The Breakage Breakdown: The Importance of Benchmarking Customer Redemption

JoshMeyer

January 03, 2018

Blog_TheBreakageBreakdown

Loyalty programs only hold value if customers benefit from their participation, and too many points left on the table is both unhealthy and unsustainable for any program. So how do you build a successful loyalty program that achieves the right amount of “burn,” and the positive results that come with it?

 

For loyalty program members, it’s all about the burning, not the earning. That is, customers appreciate their rewards points when they spend them, not when they earn them. This poses a challenge for retailers — if customers don’t spend their points, they never understand the value they hold. If they don’t perceive the value, they may become disengaged from the program and drop out entirely.

That phenomenon is called “breakage”: when a program member earns a point and never spends it, letting it become inactive or expire. The reasons may be numerous — members may have left the program, never earned enough to redeem anything, or simply forgotten about the program because it wasn’t relevant.

Finding the right balance of breakage and redemption is key to a successful program. One that never breaks any points will underperform financially, while one that breaks too many is not providing meaningful value to members.

  

The Impact of Breakage

Breakage rates can vary widely by market vertical, ranging as high as 85 percent in the travel industry to as low as 5 percent for cash-back programs. In general, a 25 to 35 percent range is a sufficient benchmark for most programs.

Retailers with loyalty programs often look at breakage as a main source of profit, since not fulfilling a reward saves them money. While it is true that unused points reduce the liability on profit-and-loss (P&L) statements, the overall impact of breakage is both unhealthy and unsustainable for the program. Marketers often don’t realize that breakage creates a vicious cycle of continually decreasing value for both the consumer and the brand.

 

Rewards and Redemption 

Redemption is a critical component of the loyalty experience because of the opportunity for positive customer interaction. Through reward redemption, loyalty programs demonstrate their value while furthering the customer relationship.

However, according to the Financial Brand and the 2015 COLLOQUY Loyalty Census, one-third of all rewards go unredeemed each year — and 20 percent of loyalty members have never made a redemption. In addition to leaving rewards on the table, non-redeemers are almost two and a half times more likely to defect to a competitor as those who redeemed in the last 12 months.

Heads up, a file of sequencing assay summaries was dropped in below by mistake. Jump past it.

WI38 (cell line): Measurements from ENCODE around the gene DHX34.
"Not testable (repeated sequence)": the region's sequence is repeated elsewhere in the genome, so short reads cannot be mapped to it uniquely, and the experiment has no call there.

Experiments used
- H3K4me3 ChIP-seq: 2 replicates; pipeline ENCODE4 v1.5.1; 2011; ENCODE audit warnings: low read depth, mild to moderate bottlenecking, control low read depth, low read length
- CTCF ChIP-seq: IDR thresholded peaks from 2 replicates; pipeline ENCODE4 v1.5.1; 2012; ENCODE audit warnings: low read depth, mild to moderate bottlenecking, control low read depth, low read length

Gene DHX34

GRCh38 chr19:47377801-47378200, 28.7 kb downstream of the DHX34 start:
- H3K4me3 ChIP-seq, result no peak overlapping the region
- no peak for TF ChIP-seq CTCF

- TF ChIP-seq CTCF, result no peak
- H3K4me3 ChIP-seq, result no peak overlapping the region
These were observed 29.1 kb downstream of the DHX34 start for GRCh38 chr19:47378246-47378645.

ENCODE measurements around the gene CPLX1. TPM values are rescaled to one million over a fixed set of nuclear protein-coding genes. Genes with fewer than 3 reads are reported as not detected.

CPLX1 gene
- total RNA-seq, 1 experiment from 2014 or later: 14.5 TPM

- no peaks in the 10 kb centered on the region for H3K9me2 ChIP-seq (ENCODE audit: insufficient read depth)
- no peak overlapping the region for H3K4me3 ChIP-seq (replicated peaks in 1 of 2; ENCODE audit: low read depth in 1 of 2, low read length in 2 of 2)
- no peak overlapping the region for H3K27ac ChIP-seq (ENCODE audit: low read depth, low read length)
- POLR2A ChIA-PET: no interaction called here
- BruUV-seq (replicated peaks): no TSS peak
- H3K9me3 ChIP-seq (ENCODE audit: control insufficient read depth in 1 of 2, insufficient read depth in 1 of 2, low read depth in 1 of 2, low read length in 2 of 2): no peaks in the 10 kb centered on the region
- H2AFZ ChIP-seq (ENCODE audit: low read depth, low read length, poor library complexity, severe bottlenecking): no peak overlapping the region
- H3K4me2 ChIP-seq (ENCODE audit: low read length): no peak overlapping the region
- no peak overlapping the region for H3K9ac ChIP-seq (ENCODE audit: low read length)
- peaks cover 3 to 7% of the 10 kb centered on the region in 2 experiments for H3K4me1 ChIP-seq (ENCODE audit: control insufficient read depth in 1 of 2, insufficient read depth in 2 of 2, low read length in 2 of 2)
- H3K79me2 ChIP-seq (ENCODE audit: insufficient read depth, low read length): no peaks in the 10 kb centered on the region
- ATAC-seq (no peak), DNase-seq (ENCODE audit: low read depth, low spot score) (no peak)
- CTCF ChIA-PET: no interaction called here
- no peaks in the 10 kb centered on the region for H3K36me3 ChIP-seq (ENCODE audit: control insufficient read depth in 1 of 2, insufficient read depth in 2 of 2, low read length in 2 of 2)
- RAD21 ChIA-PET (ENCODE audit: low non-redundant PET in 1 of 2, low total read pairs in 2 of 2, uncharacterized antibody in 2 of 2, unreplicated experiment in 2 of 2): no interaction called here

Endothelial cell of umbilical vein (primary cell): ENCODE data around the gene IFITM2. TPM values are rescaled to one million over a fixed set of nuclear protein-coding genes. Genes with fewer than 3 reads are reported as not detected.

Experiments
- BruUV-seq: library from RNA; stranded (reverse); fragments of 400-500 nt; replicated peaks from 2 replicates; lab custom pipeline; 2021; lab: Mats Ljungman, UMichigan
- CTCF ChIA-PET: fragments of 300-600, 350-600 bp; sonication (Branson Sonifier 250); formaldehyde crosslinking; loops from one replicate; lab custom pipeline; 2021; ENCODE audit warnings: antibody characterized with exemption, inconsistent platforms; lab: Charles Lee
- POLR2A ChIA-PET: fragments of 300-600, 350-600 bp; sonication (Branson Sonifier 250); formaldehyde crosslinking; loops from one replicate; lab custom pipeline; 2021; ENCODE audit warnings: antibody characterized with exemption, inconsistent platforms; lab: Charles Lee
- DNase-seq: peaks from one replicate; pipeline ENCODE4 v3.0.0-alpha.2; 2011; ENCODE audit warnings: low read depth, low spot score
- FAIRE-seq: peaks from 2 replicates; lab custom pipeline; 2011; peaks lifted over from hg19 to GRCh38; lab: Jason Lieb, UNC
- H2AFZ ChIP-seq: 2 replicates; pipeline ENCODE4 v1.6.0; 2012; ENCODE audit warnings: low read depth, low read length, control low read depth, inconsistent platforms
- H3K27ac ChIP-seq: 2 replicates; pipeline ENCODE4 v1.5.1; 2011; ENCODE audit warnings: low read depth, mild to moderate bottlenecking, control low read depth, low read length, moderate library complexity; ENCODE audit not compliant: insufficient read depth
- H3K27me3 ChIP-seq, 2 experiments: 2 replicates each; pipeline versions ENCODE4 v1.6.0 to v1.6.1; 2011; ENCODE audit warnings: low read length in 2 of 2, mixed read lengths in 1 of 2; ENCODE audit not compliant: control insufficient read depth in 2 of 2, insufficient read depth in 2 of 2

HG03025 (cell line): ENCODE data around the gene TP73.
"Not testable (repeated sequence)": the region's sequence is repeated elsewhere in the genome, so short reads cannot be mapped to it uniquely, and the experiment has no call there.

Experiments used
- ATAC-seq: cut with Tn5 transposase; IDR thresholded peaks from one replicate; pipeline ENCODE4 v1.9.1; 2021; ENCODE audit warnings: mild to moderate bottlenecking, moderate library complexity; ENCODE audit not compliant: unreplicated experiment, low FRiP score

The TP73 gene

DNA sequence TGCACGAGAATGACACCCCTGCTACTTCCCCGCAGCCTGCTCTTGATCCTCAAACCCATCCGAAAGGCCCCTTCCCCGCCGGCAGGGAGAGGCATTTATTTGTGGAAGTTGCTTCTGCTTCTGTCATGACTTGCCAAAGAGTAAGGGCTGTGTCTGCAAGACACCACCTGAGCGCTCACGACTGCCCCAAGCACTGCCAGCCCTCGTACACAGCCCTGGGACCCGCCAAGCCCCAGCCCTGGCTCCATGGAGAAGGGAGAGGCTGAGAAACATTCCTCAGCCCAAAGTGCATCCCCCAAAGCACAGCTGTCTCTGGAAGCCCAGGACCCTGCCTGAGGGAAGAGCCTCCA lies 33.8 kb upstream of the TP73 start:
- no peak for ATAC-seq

As a loyalty marketer, when you assess breakage, it’s important to remember that the reward is what makes the greatest impact on the customer. The reward will keep that customer coming back, increasing spend, and choosing you over the competition.

 

Monitoring and Managing

Loyalty marketers can manage a healthy breakage rate by focusing on two key areas: 

1. Time to Reward: Take a close look at how fast members earn rewards. The first question from new members is almost always, “How much do I have to spend and how long will it take to get the first reward?” Typically, the first reward should be earned in the first one to two months of membership. This is the time period when they’re most amenable to promotions and brand messaging.

2. Revenue Penetration: In reviewing the transactions running through the program, what percentage of your overall revenue is via program members versus nonmembers? Ideally, 60 percent of retail revenue comes through your program. High-frequency retail, such as grocery, is closer to 80 percent revenue through the program. The larger the penetration, the more customers will be affected by positive experiences, which will lead to a greater bottom line.

 

These two metrics are key indicators for the overall health and direction of the loyalty program. Adjustments can be made to counter downward trends in the form of more promotional activity, introduction of new awards or increased value at reward tiers.